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(a) the day specified in the notice under subsection (3); and
(b) the last day of the prescribed minimum interval after the notice under section 2 is given. (7) Regulations may prescribe a period as the minimum interval after a notice under section 2 is given; but that period must—

(a) begin with the day after that on which the notice under section 2 is given; and
(b) be a period of at least two days excluding Saturdays, Sundays and public holidays. (8) If the notice under subsection (3) is withdrawn before the end of the relevant day—

(a) the duty under subsection (3) applies again; and
(b) when a fresh notice under subsection (3) is given, subsection (6) applies again for the purpose of identifying a new "relevant day". (9) Regulations may provide for—

(a) the time at which notices under subsection (3) are to be given;
(b) the form and content of—
(i) notices under subsection (3); and
(ii) withdrawal notices under subsection (5); and the manner in which such notices are to be given;

(c) circumstances in which notices under subsection (3) must be withdrawn; and
(d) determining the day on which a notice under subsection (3) or a notice of withdrawal under subsection (5) is given (including provision prescribing circumstances in which a notice under subsection (3) is to be treated for any specified purpose as having been given on a day other than that on which it was in fact given)." The Commons agreed to this amendment with the following amendment:

26ALine 25, leave out "excluding Saturdays, Sundays and public holidays"

Baroness Andrews rose to move that the House do agree with the Commons in their Amendment No. 26A to the Lords Amendment No. 26 and do propose the following further amendment to Lords Amendment No. 26:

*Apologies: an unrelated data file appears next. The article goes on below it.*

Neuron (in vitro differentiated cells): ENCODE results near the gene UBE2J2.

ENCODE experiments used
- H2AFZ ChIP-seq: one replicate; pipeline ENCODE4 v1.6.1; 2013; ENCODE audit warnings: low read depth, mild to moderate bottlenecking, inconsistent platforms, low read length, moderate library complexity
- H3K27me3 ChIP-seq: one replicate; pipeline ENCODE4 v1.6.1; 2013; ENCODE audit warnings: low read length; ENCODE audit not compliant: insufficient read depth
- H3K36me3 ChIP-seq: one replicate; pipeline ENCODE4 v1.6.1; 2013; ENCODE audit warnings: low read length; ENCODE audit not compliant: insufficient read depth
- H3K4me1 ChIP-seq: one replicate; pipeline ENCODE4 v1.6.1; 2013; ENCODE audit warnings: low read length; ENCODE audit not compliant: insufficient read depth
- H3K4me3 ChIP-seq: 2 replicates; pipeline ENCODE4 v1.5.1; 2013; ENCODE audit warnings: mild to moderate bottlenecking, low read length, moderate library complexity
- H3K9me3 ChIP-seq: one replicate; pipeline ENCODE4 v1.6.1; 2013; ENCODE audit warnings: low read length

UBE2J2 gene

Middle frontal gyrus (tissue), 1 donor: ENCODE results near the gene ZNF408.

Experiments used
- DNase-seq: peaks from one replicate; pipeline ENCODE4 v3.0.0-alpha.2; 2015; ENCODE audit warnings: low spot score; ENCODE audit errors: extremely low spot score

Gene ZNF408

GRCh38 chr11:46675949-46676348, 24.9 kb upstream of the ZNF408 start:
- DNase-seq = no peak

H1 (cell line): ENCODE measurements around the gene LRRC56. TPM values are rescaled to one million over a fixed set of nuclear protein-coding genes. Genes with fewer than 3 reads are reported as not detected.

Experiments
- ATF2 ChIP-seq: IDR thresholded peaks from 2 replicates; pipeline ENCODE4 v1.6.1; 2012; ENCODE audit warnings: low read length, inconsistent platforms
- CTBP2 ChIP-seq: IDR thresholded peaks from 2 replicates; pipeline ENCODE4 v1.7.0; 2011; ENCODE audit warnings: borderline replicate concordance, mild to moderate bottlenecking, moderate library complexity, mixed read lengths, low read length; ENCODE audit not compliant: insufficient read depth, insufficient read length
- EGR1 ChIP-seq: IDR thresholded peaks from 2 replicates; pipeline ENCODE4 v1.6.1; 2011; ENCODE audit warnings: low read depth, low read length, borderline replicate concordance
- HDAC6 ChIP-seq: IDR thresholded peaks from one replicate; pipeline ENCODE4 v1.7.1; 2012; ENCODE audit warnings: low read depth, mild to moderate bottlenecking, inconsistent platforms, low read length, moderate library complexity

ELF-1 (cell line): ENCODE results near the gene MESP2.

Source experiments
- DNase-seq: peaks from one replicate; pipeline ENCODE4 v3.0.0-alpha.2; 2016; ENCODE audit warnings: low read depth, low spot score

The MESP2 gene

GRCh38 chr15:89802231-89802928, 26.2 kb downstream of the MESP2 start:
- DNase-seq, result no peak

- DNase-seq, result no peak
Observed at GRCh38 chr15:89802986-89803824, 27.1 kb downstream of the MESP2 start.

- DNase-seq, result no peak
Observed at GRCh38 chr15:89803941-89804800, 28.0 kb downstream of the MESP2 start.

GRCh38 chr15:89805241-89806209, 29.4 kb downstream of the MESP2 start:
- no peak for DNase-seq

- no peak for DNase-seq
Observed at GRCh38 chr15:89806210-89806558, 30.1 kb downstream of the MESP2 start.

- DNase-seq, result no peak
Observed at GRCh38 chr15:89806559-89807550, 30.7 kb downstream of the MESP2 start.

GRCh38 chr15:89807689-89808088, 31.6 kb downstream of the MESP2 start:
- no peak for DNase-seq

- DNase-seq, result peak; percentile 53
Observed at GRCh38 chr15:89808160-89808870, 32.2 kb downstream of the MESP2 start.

26BLine 26, at end insert— "(7A) Until 31st March 2005 the period of two days referred to in subsection (7) is exclusive of Sundays and public holidays in England and Wales."

The noble Baroness said: My Lords, throughout the Bill, we have discussed the inclusion or exclusion of weekends and public holidays from the minimum interval—that is, the time within which social services must assess and arrange services for a patient. The argument has been made that social services departments cannot and should not be expected to perform these functions outside of the normal working week.

However, as the noble Baroness, Lady Greengross, pointed out in our previous debate on this subject, we should surely be looking forward to a time when ways of working have changed and health and social care

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really do work together and support each other. She said that keeping people in hospital, for whatever reason, longer than is absolutely necessary is not acceptable in this day and age and that to put this requirement on the face of the Bill would not help patients.

An older person delayed in an acute hospital bed does not disappear or become any less vulnerable to the consequences of a delay simply because the weekend occurs and social services do not work at weekends. I believe that we should be moving towards a more flexible approach to working hours that means that the needs of individuals for community care services can be more effectively met. We believe that excluding Saturday, Sunday and public holidays from the face of the Bill would send entirely the wrong message about what is acceptable and what we expect in the future for our older people.

However, I know that many local authorities are not yet in the position where they would be able to provide services, for example, over the Easter bank holiday weekend. Although I believe that all local authorities should aspire to the practice of the best, which already provide assessment teams with extended hours and at weekends, I am prepared to give a commitment that we shall exclude Sundays and public holidays from the minimum compliance period in the first instance.

The amendment tabled by the Government would require the regulations to exclude Sundays and public holidays from the minimum period until 31st March 2005. That means that local authorities have nine months from now, without financial consequence, to prepare for Saturday working—something that most social services are already moving towards. But, because we accept that not all social services currently provide a seven-day service and could not move overnight to doing so, social services will have more time—until April 2005—to plan for this. I also want to emphasise that April 2005 is the earliest date that seven-day working could be introduced.